The legislation roughly doubles existing standard deduction amounts, but repeals the deduction for personal exemptions. Additional standard deduction amounts allowed for the elderly and the blind are not affected by the legislation and will remain available for those who qualify. Higher standard deduction amounts will generally mean that fewer taxpayers will itemize deductions going forward.

2018 Standard Deduction Amounts

Filing Status Before Tax Cuts and Jobs Act After Tax Cuts and Jobs Act
Single or Married Filing Separately $6,500 $12,000
Head of Household $9,550 $18,000
Married Filing Jointly $13,000 $24,000

 

Itemized deductions

The overall limit on itemized deductions that applied to higher-income taxpayers (commonly known as the “Pease limitation”) is repealed, and the following changes are made to individual deductions:

  • State and local taxes — Individuals are only able to claim an itemized deduction of up to $10,000 ($5,000 if married filing a separate return) for state and local property taxes and state and local income taxes (or sales taxes in lieu of income).
  • Home mortgage interest deduction — Individuals can deduct mortgage interest on no more than $750,000 ($375,000 for married individuals filing separately) of qualifying mortgage debt. For mortgage debt incurred prior to December 16, 2017, the prior $1 million limit will continue to apply. No deduction is allowed for interest on home equity indebtedness.
  • Medical expenses — The adjusted gross income (AGI) threshold for deducting unreimbursed medical expenses is retroactively reduced from 10% to 7.5% for tax years 2017 and 2018, after which it returns to 10%. The 7.5% AGI threshold applies for purposes of calculating the alternative minimum tax (AMT) for the two years as well.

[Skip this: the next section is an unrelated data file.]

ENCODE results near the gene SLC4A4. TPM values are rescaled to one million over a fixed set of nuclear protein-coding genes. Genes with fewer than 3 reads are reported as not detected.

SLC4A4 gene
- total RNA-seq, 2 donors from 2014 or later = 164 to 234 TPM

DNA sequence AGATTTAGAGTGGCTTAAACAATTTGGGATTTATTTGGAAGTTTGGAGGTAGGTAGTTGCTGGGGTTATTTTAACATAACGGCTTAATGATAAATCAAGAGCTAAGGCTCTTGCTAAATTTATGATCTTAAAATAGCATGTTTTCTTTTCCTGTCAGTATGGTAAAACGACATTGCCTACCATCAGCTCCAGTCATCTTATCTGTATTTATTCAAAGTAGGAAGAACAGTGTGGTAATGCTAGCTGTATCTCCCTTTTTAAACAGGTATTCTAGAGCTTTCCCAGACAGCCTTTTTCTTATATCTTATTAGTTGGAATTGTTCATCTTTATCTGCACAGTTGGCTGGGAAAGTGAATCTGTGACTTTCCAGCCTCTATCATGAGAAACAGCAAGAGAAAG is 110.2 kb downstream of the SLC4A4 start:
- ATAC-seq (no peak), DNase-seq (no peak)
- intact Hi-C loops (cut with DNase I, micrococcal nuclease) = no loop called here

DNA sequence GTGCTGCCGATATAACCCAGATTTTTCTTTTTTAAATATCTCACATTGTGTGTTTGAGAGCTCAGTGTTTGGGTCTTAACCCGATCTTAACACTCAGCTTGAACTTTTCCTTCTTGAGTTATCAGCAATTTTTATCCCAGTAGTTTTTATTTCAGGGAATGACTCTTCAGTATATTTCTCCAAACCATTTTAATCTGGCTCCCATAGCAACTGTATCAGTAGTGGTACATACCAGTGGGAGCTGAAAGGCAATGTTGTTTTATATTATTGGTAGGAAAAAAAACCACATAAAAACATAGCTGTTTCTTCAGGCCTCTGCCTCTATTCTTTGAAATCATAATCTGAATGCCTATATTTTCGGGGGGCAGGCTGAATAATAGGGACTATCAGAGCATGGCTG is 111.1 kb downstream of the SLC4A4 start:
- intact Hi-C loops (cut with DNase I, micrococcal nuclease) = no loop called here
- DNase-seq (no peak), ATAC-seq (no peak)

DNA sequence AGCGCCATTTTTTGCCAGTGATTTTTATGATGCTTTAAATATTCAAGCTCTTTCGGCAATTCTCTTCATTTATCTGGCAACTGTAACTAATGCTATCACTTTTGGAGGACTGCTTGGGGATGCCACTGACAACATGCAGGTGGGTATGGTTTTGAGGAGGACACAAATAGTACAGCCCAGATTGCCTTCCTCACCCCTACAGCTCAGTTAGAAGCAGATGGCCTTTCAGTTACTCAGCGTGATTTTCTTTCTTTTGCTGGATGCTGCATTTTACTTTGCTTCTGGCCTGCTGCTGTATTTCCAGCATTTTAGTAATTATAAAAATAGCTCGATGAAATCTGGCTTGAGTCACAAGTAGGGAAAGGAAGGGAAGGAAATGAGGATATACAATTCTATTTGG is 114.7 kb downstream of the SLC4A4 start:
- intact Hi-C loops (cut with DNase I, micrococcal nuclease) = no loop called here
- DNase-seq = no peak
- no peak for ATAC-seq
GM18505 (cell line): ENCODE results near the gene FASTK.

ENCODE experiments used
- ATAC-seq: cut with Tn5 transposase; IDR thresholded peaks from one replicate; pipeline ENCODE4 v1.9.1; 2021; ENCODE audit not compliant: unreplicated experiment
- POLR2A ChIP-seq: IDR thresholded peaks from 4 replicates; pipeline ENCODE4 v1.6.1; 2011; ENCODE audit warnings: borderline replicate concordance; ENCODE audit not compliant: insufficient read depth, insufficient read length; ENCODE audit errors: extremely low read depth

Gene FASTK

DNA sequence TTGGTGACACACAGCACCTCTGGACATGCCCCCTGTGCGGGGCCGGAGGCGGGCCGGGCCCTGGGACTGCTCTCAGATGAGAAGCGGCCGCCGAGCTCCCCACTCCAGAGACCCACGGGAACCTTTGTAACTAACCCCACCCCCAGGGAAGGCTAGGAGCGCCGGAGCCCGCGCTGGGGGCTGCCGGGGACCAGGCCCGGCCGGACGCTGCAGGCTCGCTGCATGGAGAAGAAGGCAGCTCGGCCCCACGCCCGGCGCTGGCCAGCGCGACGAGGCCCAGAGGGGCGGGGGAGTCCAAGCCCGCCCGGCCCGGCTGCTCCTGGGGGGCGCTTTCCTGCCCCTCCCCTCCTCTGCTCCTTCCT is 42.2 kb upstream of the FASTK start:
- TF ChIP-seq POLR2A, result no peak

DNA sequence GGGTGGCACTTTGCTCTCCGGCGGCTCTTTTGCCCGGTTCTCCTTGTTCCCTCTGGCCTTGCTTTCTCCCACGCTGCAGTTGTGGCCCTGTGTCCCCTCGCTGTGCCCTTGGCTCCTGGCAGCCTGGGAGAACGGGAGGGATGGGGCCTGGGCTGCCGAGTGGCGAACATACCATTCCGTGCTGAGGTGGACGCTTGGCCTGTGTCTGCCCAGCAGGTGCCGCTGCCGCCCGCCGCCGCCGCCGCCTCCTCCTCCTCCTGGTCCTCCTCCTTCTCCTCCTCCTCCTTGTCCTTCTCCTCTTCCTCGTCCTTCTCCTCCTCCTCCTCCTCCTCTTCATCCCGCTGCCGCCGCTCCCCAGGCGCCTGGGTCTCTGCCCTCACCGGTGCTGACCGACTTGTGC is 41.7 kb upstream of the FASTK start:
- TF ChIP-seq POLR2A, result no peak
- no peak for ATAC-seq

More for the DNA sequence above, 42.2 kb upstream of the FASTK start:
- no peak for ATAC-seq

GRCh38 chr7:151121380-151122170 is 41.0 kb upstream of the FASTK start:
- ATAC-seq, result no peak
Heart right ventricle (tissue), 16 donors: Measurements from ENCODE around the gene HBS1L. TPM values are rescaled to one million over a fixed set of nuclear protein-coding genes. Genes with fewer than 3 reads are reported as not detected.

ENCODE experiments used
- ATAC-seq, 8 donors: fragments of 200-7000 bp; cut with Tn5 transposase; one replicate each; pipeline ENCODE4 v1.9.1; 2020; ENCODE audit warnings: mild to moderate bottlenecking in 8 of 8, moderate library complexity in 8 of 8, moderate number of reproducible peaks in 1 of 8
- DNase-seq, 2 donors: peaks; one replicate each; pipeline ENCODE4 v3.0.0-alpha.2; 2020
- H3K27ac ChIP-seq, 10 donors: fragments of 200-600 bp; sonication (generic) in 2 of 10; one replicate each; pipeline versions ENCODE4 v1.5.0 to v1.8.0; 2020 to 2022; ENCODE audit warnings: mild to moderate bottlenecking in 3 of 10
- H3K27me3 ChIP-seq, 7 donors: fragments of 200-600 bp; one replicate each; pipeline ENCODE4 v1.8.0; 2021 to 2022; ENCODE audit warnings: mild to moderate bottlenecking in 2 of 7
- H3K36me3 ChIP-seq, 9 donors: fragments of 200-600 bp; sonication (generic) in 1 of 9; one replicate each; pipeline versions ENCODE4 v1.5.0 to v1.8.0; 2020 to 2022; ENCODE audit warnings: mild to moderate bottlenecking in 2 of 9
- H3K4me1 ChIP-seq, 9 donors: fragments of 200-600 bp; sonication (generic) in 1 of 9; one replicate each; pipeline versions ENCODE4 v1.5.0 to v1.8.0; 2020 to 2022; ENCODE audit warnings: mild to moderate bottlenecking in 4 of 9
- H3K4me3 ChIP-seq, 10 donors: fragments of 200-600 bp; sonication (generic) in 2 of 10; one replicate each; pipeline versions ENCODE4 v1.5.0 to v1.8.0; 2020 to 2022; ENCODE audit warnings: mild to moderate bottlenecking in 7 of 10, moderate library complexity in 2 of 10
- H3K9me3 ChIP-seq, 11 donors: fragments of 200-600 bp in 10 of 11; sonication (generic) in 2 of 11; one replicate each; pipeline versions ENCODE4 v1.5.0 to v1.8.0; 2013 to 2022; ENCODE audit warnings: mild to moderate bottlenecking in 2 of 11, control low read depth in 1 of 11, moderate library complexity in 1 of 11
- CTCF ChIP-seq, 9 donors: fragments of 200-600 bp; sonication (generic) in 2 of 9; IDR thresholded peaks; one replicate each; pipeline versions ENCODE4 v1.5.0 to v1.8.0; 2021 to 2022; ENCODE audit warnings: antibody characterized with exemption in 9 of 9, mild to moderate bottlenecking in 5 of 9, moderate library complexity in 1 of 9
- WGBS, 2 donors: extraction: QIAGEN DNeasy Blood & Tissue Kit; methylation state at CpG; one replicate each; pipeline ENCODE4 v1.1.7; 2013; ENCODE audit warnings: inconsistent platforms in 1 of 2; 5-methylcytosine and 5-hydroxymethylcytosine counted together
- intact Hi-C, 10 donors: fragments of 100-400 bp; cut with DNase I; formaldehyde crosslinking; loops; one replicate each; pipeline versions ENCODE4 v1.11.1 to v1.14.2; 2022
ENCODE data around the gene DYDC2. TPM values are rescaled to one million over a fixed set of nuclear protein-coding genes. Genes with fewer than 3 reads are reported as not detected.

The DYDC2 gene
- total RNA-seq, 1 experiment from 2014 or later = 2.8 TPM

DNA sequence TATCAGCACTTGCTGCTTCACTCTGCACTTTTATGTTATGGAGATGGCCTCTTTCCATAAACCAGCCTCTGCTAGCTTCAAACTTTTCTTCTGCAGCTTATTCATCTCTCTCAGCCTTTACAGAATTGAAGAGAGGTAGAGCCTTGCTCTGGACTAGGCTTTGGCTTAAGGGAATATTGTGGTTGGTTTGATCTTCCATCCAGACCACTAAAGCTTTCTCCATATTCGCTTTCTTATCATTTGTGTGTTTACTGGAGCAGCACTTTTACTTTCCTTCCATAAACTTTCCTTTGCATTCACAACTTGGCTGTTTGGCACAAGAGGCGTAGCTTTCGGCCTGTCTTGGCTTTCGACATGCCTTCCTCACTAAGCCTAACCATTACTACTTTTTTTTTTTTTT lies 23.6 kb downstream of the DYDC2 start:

• Charitable contributions — The top adjusted gross income (AGI) limitation percentage that applies to deducting certain cash gifts is increased from 50% to 60%.
  • Casualty and theft losses — The deduction for personal casualty and theft losses is eliminated, except for casualty losses suffered in a federal disaster area.
  • Miscellaneous itemized deductions — Miscellaneous itemized deductions that would be subject to the 2% AGI threshold, including tax-preparation expenses and unreimbursed employee business expenses, are no longer deductible.

Child tax credit

The child tax credit is doubled from $1,000 to $2,000 for each qualifying child under the age of 17. The maximum amount of the credit that may be refunded is $1,400 per qualifying child, and the earned income threshold for refundability falls from $3,000 to $2,500 (allowing those with lower earned incomes to receive more of the refundable credit). The income level at which the credit begins to phase out is significantly increased to $400,000 for married couples filing jointly and $200,000 for all other filers. The credit will not be allowed unless a Social Security number is provided for each qualifying child.

A new $500 nonrefundable credit is available for qualifying dependents who are not qualifying children under age 17.

Alternative minimum tax (AMT)

The AMT is essentially a separate, parallel federal income tax system with its own rates and rules — for example, the AMT effectively disallows a number of itemized deductions, as well as the standard deduction. The legislation significantly narrows the application of the AMT by increasing AMT exemption amounts and dramatically increasing the income threshold at which the exemptions begin to phase out.